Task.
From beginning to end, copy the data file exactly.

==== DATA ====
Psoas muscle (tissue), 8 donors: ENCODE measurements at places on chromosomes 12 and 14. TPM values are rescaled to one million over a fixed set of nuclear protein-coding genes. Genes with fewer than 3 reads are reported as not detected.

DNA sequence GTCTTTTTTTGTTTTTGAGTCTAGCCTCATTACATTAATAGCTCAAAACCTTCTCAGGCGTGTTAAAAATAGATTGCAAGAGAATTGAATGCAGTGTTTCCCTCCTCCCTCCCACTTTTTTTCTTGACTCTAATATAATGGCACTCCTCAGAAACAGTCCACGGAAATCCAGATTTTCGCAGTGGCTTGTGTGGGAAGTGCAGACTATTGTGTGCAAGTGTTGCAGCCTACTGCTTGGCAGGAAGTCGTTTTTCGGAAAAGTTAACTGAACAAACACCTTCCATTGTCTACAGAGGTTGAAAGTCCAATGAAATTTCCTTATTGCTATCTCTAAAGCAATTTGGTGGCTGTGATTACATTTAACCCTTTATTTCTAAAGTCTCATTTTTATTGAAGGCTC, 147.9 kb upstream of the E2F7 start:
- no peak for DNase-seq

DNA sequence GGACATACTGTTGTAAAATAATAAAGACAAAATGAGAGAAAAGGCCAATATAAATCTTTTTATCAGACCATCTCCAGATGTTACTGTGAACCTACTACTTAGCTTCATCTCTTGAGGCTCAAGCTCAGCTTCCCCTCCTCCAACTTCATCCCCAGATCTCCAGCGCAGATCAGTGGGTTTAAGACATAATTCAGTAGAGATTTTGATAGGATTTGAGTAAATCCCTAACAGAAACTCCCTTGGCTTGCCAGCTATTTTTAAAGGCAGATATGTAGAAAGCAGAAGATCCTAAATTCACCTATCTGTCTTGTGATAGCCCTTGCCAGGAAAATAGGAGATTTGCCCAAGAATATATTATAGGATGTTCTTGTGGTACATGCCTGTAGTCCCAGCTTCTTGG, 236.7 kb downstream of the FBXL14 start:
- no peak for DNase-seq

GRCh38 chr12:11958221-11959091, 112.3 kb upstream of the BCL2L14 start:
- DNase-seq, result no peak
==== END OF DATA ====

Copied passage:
Psoas muscle (tissue), 8 donors: ENCODE measurements at places on chromosomes 12 and 14. TPM values are rescaled to one million over a fixed set of nuclear protein-coding genes. Genes with fewer than 3 reads are reported as not detected.

DNA sequence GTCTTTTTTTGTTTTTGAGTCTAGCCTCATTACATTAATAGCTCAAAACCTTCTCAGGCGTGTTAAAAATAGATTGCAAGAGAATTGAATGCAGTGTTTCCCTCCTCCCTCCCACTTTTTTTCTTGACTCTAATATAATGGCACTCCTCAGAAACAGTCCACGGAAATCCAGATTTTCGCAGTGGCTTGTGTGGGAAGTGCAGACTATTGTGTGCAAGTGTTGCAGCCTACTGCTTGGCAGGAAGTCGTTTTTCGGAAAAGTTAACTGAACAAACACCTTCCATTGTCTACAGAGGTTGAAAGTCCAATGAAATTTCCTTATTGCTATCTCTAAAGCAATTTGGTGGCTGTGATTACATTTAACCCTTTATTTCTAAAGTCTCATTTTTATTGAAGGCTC, 147.9 kb upstream of the E2F7 start:
- no peak for DNase-seq

DNA sequence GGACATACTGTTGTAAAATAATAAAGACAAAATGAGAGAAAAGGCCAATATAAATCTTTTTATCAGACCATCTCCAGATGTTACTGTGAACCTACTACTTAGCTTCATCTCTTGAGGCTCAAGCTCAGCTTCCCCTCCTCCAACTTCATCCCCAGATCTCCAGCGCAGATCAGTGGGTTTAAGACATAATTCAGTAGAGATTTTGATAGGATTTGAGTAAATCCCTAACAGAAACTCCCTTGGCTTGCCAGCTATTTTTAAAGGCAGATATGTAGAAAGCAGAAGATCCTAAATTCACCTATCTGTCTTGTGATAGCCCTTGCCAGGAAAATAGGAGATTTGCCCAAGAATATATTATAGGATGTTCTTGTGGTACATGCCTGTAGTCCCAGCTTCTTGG, 236.7 kb downstream of the FBXL14 start:
- no peak for DNase-seq

GRCh38 chr12:11958221-11959091, 112.3 kb upstream of the BCL2L14 start:
- DNase-seq, result no peak